The sustainable tourism movement is growing, and travellers are more interested in supporting responsible over luxurious travel. Destinations with a focus on nature conservation, human rights and sustainable development spur meaningful, educational and memorable experiences for guests and see travel providers receive an income boost as a result.

A 2016 study by Sustainable Travel International and Mandala Research revealed that eco-tourists tend to stay longer, spend more, and believe they have a responsibility to respect the culture of the destination.[i]

While sustainable travel was once viewed as an inconvenience, over the last four years, 60 percent of U.S. travellers reported taking a sustainable trip and say they felt a responsibility to ensure their trips didn’t cause harm to a destination.[ii]

So what’s missing, and how do you get on board?

The good news is – you don’t need to make any drastic changes to your business model. It’s purely a case of recognising the growing need for wellbeing and capitalising on wellness in order to grow and benefit your business.

Travel wellness: who are wellness travellers?

The Global Wellness Institute has identified two principal wellness travellers: Primary and Secondary. A Primary Wellness Traveller is someone whose trip or destination choice is primarily motivated by wellness. They’re someone who books a specific fitness travel experience or yoga holiday, for example.

A Secondary Wellness Traveller is a guest who seeks to maintain wellness while traveling, or who participates in wellness experiences while taking any type of trip for leisure or business. They’re still engaging in other aspects of general tourism – food, sightseeing, art & culture – but seek added value from the wellness space.

“In 2017, secondary wellness tourism accounted for 89% of wellness tourism trips and 86% of wellness tourism expenditures. Secondary wellness tourism trips grew by 10% annually, while primary trips grew by 8% annually from 2015-2017.”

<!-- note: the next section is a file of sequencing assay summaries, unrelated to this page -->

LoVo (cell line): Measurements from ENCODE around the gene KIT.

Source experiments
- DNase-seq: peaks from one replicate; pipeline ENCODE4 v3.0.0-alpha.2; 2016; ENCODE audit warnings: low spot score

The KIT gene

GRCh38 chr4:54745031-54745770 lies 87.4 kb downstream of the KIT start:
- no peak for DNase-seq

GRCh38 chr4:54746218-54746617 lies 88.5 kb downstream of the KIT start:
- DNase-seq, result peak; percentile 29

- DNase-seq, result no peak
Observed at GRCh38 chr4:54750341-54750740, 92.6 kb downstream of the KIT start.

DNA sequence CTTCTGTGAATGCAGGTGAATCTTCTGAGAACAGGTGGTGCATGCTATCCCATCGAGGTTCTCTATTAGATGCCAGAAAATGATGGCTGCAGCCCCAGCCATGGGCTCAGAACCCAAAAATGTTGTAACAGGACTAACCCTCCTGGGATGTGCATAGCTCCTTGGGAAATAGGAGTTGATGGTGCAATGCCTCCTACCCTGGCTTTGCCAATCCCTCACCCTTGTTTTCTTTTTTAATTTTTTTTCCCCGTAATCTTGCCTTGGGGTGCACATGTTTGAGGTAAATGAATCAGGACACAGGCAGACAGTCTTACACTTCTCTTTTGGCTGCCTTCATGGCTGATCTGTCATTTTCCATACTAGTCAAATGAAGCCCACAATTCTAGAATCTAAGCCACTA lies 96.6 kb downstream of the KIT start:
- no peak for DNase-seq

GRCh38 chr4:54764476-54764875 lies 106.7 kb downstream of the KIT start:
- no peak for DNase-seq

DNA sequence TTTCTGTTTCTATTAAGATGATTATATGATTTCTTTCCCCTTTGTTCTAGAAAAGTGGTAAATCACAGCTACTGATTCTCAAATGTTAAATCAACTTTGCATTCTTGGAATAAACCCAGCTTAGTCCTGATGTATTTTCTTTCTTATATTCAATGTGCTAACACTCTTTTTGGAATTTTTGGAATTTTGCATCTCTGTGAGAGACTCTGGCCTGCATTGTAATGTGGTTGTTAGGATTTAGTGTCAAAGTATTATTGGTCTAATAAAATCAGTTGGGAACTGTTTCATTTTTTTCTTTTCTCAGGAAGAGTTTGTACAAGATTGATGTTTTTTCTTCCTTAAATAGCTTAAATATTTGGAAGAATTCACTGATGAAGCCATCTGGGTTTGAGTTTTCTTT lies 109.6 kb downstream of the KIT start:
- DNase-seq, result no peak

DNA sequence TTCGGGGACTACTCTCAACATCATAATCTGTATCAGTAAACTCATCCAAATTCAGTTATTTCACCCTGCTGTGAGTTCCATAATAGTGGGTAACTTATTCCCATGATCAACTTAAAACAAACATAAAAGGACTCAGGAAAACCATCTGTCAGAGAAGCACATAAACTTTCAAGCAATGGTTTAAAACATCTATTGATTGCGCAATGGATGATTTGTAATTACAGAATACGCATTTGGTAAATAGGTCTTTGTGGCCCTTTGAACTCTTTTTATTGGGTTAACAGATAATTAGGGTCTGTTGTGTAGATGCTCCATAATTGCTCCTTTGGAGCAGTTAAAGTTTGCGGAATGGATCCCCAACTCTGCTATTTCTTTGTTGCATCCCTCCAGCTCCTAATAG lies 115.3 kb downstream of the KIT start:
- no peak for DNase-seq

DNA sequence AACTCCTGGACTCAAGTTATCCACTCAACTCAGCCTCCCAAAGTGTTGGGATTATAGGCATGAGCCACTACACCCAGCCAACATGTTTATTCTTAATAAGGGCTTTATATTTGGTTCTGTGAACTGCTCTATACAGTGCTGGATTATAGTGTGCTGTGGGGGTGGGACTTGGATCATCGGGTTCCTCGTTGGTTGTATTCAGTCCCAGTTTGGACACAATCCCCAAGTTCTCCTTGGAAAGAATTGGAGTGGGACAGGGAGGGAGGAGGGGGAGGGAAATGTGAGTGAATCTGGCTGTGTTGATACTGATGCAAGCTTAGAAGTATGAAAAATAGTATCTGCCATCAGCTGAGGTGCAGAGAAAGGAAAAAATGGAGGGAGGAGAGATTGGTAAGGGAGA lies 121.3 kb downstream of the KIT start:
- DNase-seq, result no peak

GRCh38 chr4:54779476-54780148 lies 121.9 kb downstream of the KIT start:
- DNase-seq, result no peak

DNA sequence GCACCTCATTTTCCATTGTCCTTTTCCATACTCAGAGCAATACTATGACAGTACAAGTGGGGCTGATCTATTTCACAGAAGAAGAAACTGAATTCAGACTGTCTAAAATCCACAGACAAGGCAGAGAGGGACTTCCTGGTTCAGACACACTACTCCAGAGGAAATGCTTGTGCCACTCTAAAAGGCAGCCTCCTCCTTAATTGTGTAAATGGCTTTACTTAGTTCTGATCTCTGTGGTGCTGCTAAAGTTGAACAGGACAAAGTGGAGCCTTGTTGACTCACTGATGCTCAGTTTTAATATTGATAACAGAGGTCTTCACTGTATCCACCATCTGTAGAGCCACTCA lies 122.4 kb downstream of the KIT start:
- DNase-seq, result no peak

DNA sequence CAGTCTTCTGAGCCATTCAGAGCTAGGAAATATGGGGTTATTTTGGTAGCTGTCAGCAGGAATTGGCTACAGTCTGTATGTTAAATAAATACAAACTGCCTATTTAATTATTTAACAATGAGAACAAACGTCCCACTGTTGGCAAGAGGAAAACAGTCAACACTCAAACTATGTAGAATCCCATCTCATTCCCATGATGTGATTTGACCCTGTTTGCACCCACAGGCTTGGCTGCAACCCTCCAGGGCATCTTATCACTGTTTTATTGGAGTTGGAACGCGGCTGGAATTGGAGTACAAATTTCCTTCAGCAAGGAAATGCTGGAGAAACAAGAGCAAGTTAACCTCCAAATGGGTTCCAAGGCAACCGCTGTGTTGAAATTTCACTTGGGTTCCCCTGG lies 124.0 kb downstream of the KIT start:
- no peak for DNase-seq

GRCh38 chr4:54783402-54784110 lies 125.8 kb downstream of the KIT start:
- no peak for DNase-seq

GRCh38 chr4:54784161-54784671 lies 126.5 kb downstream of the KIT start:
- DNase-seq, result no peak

What do wellness travellers want?

In a nutshell, they want slow travel, deep connection and memorable experiences. The desire for luxury has been overtaken by an appetite for life-changing experiences and self-actualisation.

Health and wellness tourism presents an almost limitless opportunity to create outside-the-box travel that restores the senses and enables travellers to feel more alive. It’s time to think of wellness as happiness.

Traditional luxury aspirations replaced by desire for self-actualisation

Gone are the days when travellers wanted to cram in as many sightseeing visits as possible. What we want is to be able to meander, to walk or cycle. We’re less inclined to get on a bus that does 10 stops before planting us at the next hotel – even if it does have a view.

We’re desperately craving real connection and a slower pace so we can be the best version of ourselves. Slow travel invites us to consider – what will make your customer feel more relaxed and engaged, not just with their environment, but with themselves?

Redefining Luxury

When we understand that luxury is more about making a guest feel special and valued than gold-plated cutlery, it broadens the potential.

Dining out is the perfect example where luxury is no longer about grandeur, but more about feeling comfortable while you enjoy the finer things in life. We want the best quality produce in a relaxed environment, without the pomp and starch of a fine dining venue. Wellness travellers may have the resources, but their choices are grounded in ‘conscious decision making’.

How does the ‘collective longing to feel better’ translate into a marketing strategy?

Adopting a data-driven, audience focussed marketing approach, and building credibility as a travel wellness provider, will put you in front of the competition. Granularly understanding and responding to your audience’s wellness priorities will help you create a highly targeted strategic marketing plan.

Wellness tourism: where are the opportunities?

How can you bring wellness into every aspect of your guest experience? It begins with understanding what wellness means to your particular audience.

Bringing wellness tourism to the forefront of your business model will engage potential guests and drive bookings. Delivering highly tailored packages with personalised service and unique guest experiences to an ever-growing band of wellness seekers is key to your wellness offering. What they want will differ depending on the sector you’re in. The immense level of growth in wellness tourism holds the biggest opportunity for hotels, resorts, airlines, spas and cruise companies.